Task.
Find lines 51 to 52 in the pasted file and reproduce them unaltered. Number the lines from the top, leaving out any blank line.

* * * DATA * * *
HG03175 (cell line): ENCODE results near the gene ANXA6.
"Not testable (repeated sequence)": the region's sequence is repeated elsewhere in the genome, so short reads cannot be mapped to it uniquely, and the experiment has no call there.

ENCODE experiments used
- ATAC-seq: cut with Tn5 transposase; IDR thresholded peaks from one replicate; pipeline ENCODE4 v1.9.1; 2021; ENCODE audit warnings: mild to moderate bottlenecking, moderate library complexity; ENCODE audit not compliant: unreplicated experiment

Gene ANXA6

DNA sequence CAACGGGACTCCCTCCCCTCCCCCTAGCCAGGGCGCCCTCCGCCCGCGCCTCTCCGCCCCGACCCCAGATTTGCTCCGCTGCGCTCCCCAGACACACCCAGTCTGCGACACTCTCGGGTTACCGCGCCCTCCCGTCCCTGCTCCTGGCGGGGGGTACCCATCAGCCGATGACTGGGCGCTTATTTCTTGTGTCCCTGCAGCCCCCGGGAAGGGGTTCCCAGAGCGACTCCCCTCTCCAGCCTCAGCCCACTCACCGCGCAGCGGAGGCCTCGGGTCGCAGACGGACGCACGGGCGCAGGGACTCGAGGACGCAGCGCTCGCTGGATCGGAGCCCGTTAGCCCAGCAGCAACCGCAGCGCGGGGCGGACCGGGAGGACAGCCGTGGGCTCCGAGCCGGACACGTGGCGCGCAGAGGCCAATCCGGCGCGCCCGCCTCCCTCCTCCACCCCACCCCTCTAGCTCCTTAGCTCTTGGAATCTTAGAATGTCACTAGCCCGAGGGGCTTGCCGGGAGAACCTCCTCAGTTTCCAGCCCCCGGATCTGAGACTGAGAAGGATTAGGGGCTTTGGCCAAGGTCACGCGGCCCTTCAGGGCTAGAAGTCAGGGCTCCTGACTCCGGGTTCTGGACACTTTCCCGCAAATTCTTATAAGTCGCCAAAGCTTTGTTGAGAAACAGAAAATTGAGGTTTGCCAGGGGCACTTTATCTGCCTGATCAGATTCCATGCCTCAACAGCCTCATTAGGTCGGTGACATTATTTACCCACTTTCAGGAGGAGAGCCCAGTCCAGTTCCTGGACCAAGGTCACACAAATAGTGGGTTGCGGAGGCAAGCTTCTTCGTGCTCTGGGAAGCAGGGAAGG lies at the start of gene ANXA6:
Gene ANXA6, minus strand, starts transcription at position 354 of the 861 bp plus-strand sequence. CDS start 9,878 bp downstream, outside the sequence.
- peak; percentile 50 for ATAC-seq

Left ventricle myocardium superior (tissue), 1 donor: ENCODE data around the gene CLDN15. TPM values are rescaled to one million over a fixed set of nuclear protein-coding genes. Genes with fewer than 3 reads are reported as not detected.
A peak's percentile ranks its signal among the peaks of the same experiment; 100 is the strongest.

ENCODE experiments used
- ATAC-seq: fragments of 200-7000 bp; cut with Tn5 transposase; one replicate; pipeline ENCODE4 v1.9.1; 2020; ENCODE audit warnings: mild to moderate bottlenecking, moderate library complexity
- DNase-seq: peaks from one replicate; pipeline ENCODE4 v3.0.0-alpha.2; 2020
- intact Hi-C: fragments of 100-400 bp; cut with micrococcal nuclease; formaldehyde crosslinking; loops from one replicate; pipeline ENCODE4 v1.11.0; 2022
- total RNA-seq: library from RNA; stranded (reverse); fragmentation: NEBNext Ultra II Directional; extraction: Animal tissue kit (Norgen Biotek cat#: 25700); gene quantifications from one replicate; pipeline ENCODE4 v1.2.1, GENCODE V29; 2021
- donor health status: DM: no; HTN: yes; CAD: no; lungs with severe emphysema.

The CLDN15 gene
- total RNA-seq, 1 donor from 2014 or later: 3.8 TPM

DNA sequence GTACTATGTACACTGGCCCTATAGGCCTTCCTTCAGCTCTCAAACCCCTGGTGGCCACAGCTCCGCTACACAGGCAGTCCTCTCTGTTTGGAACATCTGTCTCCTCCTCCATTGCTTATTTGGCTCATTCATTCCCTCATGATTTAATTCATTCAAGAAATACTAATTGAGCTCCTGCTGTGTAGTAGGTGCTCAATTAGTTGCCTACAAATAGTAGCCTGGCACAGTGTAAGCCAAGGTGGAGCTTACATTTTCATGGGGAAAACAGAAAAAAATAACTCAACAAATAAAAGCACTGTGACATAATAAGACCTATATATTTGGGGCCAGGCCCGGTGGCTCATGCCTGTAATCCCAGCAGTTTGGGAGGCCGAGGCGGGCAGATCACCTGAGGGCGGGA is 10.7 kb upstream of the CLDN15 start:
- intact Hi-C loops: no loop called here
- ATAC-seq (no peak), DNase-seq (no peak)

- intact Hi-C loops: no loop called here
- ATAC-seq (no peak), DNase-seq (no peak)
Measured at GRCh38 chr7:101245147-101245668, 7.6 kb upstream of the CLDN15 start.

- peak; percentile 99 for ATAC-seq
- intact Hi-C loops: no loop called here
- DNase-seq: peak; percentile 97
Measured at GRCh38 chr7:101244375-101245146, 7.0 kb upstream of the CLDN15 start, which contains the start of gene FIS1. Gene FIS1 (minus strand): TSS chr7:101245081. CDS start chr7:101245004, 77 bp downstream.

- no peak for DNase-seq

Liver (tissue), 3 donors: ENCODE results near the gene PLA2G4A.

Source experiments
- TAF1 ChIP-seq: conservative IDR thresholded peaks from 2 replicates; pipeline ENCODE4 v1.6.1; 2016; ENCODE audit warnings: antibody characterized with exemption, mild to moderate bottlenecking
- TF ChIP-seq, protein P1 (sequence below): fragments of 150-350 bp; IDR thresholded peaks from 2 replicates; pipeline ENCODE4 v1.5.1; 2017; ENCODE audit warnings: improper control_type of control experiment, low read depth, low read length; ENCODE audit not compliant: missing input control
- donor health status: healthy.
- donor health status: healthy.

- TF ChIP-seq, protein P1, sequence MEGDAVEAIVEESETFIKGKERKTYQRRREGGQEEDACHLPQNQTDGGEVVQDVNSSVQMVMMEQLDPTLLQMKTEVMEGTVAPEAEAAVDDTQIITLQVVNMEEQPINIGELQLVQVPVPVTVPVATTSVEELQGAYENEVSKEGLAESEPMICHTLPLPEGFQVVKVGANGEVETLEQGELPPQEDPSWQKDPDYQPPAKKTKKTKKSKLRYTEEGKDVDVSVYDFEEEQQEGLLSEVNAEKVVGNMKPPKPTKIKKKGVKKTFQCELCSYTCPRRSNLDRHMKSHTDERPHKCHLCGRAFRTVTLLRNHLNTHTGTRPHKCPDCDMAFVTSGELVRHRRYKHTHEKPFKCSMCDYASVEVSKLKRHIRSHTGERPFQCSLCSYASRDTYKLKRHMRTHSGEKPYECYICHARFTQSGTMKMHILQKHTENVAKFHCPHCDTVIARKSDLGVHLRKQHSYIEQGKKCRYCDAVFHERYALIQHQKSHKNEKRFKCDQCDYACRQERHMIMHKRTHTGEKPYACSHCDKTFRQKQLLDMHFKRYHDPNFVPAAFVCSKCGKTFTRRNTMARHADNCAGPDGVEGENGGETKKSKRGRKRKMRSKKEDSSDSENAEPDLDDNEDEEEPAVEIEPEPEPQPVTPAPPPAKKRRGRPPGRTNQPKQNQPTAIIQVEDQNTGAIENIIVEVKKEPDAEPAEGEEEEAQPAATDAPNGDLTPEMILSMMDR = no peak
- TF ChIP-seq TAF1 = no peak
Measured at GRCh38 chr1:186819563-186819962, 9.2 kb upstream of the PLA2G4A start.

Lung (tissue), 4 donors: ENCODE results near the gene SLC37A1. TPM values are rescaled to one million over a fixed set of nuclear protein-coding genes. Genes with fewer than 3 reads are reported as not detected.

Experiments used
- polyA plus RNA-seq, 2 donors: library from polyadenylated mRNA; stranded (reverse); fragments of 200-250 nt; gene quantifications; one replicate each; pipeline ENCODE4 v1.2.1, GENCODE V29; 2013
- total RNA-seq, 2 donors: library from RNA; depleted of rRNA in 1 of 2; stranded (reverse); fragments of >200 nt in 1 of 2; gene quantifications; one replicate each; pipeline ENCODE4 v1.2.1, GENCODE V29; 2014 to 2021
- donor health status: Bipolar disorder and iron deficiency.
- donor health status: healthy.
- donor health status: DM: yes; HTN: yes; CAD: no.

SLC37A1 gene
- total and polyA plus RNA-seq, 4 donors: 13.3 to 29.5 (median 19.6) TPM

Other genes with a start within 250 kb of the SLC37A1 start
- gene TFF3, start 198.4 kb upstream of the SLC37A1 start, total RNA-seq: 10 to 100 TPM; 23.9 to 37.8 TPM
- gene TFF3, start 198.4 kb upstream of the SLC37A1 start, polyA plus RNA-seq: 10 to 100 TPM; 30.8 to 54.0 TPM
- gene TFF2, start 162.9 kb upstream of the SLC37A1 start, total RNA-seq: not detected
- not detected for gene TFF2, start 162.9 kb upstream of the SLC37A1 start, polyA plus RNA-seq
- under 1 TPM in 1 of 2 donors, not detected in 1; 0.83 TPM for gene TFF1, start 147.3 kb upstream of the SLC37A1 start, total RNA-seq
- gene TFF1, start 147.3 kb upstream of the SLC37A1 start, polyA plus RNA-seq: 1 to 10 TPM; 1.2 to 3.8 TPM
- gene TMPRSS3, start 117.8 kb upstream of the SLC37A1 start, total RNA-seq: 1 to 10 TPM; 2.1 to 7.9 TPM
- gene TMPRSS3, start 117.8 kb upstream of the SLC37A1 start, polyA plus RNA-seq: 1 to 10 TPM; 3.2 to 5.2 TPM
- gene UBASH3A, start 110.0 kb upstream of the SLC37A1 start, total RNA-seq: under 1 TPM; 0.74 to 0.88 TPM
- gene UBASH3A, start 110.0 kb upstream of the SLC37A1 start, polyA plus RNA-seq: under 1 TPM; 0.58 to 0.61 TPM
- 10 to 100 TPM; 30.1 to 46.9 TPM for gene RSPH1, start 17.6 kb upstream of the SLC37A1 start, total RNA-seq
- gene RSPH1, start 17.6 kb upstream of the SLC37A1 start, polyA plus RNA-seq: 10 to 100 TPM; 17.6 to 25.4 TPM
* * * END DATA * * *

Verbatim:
- gene TFF2, start 162.9 kb upstream of the SLC37A1 start, total RNA-seq: not detected
- not detected for gene TFF2, start 162.9 kb upstream of the SLC37A1 start, polyA plus RNA-seq